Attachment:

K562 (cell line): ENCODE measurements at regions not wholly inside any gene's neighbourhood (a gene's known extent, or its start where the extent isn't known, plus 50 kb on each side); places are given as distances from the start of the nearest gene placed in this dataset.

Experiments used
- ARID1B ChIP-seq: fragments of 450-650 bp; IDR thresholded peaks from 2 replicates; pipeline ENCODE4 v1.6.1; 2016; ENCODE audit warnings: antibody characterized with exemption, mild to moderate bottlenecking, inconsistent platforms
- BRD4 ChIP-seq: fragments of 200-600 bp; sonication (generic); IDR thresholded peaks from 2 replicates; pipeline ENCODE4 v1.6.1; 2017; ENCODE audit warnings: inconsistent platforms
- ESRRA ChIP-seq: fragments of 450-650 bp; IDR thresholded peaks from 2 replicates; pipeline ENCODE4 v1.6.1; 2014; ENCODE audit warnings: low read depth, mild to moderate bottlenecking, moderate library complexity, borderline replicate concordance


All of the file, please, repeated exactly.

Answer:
K562 (cell line): ENCODE measurements at regions not wholly inside any gene's neighbourhood (a gene's known extent, or its start where the extent isn't known, plus 50 kb on each side); places are given as distances from the start of the nearest gene placed in this dataset.

Experiments used
- ARID1B ChIP-seq: fragments of 450-650 bp; IDR thresholded peaks from 2 replicates; pipeline ENCODE4 v1.6.1; 2016; ENCODE audit warnings: antibody characterized with exemption, mild to moderate bottlenecking, inconsistent platforms
- BRD4 ChIP-seq: fragments of 200-600 bp; sonication (generic); IDR thresholded peaks from 2 replicates; pipeline ENCODE4 v1.6.1; 2017; ENCODE audit warnings: inconsistent platforms
- ESRRA ChIP-seq: fragments of 450-650 bp; IDR thresholded peaks from 2 replicates; pipeline ENCODE4 v1.6.1; 2014; ENCODE audit warnings: low read depth, mild to moderate bottlenecking, moderate library complexity, borderline replicate concordance